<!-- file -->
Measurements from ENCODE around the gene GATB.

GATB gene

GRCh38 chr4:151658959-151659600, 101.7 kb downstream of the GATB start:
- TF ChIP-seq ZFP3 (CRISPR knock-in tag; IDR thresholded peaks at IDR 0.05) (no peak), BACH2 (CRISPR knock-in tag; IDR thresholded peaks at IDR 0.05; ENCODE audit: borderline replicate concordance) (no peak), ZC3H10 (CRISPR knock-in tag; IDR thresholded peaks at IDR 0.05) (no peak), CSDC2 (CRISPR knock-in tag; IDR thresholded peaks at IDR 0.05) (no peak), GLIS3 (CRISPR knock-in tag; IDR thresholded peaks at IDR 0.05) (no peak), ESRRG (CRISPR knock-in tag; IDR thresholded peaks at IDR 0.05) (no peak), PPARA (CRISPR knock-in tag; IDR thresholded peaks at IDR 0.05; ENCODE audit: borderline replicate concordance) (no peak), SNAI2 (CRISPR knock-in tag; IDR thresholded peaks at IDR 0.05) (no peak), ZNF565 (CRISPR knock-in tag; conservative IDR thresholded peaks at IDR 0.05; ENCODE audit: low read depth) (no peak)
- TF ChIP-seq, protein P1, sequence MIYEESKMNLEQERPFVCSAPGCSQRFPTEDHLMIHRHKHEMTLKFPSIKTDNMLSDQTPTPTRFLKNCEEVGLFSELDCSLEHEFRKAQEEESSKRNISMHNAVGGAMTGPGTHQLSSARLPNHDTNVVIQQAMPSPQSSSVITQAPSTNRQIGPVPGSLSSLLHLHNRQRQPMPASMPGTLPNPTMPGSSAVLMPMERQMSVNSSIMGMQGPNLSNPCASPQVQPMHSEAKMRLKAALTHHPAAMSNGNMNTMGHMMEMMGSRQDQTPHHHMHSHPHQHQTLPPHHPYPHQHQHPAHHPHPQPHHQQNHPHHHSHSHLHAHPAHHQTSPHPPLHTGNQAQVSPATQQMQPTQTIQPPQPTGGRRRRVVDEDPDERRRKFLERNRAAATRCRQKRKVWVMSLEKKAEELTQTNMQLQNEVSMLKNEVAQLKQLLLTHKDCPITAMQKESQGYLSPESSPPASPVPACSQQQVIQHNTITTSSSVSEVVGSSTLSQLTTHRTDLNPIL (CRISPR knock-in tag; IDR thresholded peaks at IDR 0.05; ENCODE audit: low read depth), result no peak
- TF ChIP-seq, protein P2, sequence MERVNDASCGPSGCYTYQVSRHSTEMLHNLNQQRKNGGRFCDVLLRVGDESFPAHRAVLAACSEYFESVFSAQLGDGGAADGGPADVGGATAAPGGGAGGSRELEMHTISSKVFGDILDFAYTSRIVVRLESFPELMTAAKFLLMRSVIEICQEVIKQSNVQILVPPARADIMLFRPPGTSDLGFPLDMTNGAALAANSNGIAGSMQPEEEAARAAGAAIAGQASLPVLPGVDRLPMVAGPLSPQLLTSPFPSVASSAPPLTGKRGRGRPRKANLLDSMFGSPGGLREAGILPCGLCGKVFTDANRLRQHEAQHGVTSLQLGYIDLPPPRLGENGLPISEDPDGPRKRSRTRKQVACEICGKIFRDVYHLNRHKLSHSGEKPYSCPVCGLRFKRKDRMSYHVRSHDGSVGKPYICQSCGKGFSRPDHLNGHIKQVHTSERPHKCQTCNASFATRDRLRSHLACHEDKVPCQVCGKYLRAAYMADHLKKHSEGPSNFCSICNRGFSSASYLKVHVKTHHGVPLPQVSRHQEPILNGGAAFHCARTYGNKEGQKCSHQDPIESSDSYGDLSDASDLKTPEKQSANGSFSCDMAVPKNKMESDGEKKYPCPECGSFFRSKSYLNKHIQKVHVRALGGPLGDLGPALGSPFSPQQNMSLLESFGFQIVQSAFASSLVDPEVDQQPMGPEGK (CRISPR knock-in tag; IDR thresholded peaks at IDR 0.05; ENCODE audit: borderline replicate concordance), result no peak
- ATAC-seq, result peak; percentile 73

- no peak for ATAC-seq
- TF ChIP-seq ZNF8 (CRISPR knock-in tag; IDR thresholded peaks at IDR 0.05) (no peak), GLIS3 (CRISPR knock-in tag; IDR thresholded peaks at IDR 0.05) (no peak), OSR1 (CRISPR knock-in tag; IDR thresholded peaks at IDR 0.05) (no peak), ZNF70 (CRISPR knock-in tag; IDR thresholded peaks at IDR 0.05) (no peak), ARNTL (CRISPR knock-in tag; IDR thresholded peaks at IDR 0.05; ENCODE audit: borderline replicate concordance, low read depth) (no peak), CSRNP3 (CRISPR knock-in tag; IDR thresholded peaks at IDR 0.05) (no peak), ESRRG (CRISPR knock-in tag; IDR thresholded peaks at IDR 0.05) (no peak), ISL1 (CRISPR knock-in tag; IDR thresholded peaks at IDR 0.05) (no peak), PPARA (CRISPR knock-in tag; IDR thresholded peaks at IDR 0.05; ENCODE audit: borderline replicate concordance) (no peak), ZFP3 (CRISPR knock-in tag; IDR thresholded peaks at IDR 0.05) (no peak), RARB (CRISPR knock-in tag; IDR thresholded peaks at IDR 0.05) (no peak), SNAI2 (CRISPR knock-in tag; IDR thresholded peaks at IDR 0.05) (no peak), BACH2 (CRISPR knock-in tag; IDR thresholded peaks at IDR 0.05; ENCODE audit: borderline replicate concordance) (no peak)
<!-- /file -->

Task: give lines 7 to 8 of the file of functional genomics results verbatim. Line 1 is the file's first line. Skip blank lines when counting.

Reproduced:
- ATAC-seq, result peak; percentile 73

- no peak for ATAC-seq